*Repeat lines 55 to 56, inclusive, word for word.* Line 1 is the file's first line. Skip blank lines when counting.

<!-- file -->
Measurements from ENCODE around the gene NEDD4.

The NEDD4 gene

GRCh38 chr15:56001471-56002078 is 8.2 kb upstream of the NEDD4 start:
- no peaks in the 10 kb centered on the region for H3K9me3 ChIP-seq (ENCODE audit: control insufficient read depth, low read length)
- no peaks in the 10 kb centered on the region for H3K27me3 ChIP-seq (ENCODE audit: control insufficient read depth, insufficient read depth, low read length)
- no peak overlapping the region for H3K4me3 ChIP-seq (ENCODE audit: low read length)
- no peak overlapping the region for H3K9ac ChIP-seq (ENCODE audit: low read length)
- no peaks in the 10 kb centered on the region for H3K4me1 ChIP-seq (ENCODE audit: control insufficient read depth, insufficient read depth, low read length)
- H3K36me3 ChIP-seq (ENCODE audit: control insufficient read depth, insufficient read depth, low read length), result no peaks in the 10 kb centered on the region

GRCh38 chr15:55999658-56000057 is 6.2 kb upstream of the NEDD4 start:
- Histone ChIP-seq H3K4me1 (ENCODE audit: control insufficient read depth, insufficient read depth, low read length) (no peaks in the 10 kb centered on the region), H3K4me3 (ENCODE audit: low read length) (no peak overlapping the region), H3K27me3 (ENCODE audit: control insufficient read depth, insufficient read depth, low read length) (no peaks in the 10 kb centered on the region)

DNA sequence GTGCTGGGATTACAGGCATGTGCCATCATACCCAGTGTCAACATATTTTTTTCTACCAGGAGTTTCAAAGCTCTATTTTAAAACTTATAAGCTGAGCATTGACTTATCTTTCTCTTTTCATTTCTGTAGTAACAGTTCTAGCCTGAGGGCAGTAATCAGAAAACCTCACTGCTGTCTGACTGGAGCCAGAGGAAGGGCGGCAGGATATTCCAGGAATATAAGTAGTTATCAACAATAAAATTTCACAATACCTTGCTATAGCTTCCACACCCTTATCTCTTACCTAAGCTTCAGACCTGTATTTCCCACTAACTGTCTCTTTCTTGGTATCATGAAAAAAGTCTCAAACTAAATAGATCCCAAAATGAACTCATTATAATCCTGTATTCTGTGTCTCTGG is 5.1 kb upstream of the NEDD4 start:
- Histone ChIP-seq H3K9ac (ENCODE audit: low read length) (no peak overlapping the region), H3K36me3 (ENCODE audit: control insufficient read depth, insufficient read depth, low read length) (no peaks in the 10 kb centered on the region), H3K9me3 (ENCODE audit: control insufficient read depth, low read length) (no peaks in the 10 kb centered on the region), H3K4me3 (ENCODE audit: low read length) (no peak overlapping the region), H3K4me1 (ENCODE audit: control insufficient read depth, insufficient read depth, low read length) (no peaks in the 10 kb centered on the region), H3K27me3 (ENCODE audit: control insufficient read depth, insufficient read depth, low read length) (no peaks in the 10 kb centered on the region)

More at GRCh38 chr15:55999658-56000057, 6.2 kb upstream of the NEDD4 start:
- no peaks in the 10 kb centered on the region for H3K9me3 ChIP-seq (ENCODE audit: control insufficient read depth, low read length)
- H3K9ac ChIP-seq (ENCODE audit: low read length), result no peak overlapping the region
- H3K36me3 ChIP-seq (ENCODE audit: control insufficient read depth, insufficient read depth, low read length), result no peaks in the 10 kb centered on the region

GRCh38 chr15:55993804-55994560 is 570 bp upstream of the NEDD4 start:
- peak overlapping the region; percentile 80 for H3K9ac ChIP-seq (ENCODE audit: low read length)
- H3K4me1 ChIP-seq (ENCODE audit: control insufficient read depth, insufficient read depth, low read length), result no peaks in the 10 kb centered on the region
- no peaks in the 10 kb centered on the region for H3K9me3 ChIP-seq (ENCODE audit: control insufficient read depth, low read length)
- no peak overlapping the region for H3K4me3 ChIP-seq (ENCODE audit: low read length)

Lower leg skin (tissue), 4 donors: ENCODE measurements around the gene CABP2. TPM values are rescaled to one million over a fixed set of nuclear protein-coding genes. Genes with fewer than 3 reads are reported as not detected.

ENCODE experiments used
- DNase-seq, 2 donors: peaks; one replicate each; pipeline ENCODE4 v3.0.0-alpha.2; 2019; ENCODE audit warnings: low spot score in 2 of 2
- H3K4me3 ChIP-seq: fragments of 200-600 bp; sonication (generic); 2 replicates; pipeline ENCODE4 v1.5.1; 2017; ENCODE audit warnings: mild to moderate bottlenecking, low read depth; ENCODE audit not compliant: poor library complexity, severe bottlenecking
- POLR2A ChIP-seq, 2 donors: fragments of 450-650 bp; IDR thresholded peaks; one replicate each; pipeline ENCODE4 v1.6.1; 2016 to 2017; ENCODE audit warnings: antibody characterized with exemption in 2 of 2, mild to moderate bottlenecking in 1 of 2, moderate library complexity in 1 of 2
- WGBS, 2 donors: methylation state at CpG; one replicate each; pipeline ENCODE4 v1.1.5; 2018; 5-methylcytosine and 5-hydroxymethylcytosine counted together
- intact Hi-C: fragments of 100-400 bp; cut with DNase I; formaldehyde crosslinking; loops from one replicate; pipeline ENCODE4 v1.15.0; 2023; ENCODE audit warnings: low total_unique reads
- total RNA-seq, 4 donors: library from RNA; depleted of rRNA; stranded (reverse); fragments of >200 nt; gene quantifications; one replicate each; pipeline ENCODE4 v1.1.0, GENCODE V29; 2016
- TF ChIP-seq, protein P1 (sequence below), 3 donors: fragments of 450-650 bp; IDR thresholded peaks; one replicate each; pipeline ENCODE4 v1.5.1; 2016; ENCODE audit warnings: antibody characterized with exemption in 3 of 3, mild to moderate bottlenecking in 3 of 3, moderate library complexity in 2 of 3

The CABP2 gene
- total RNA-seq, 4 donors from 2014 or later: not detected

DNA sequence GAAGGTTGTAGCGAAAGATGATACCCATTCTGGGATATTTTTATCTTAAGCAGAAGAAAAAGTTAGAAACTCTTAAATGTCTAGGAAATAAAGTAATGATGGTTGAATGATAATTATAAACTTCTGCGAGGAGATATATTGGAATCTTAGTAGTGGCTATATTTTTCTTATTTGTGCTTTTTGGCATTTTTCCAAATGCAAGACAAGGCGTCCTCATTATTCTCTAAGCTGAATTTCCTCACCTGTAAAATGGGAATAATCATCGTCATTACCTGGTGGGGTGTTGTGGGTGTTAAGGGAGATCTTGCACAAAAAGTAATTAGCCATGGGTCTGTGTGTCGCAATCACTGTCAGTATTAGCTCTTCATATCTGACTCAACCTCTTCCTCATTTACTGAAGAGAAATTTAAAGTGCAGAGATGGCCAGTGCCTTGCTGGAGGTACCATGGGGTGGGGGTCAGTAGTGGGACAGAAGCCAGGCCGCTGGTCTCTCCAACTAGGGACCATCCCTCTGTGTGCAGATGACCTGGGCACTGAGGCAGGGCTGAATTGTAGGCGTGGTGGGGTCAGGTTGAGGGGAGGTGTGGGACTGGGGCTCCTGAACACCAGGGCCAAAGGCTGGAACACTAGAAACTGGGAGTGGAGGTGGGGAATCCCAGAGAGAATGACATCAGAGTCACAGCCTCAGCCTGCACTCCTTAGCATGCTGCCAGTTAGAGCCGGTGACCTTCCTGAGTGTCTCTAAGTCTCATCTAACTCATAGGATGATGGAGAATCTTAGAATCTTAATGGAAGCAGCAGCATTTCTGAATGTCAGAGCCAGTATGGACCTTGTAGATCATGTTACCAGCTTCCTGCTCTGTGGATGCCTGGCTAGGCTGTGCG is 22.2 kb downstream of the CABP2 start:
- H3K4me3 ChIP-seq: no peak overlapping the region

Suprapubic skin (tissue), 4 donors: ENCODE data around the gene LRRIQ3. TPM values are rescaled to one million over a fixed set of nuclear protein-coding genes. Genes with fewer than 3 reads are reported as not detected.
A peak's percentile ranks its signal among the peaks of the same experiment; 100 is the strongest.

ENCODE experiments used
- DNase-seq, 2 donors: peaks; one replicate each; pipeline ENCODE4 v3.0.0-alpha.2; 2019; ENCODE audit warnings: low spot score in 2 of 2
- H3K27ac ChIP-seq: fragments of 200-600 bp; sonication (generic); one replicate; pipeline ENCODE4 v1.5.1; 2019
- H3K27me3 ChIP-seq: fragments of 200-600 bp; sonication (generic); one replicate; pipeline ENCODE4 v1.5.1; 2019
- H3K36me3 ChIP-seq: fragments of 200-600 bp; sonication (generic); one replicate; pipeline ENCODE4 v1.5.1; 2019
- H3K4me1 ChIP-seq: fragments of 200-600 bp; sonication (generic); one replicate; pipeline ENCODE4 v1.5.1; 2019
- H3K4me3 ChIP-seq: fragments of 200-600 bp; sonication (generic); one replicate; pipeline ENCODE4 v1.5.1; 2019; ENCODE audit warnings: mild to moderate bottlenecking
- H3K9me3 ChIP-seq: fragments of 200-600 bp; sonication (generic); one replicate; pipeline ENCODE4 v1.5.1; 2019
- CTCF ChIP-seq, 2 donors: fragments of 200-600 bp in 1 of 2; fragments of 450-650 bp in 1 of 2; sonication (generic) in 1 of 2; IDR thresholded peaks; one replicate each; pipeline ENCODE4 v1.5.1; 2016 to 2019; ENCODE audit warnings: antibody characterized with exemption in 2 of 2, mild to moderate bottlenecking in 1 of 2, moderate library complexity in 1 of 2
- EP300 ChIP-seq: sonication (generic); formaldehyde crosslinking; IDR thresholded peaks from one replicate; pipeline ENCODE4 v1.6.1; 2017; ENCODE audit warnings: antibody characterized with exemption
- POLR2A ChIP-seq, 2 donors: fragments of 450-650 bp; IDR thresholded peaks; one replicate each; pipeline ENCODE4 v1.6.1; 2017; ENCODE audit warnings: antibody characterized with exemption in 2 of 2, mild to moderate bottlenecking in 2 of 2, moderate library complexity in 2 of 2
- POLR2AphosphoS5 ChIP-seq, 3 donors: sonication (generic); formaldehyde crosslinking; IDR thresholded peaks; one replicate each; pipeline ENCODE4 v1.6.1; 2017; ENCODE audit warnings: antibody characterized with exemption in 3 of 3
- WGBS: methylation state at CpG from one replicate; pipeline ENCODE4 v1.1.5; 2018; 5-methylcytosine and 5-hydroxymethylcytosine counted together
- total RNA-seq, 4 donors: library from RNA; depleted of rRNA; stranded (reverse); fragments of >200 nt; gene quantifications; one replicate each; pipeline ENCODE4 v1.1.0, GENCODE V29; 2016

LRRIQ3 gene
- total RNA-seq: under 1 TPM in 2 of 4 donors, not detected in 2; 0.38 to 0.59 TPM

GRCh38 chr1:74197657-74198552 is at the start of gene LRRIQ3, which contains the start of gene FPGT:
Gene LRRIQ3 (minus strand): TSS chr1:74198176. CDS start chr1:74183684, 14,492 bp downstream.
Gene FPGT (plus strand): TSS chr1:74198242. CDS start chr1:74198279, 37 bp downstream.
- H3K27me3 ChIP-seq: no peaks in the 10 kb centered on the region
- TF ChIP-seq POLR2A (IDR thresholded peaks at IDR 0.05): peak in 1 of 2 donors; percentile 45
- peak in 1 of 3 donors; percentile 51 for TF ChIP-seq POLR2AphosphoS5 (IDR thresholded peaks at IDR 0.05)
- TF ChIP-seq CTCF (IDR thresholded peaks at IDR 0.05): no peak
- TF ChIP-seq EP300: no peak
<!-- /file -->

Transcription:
Gene LRRIQ3 (minus strand): TSS chr1:74198176. CDS start chr1:74183684, 14,492 bp downstream.
Gene FPGT (plus strand): TSS chr1:74198242. CDS start chr1:74198279, 37 bp downstream.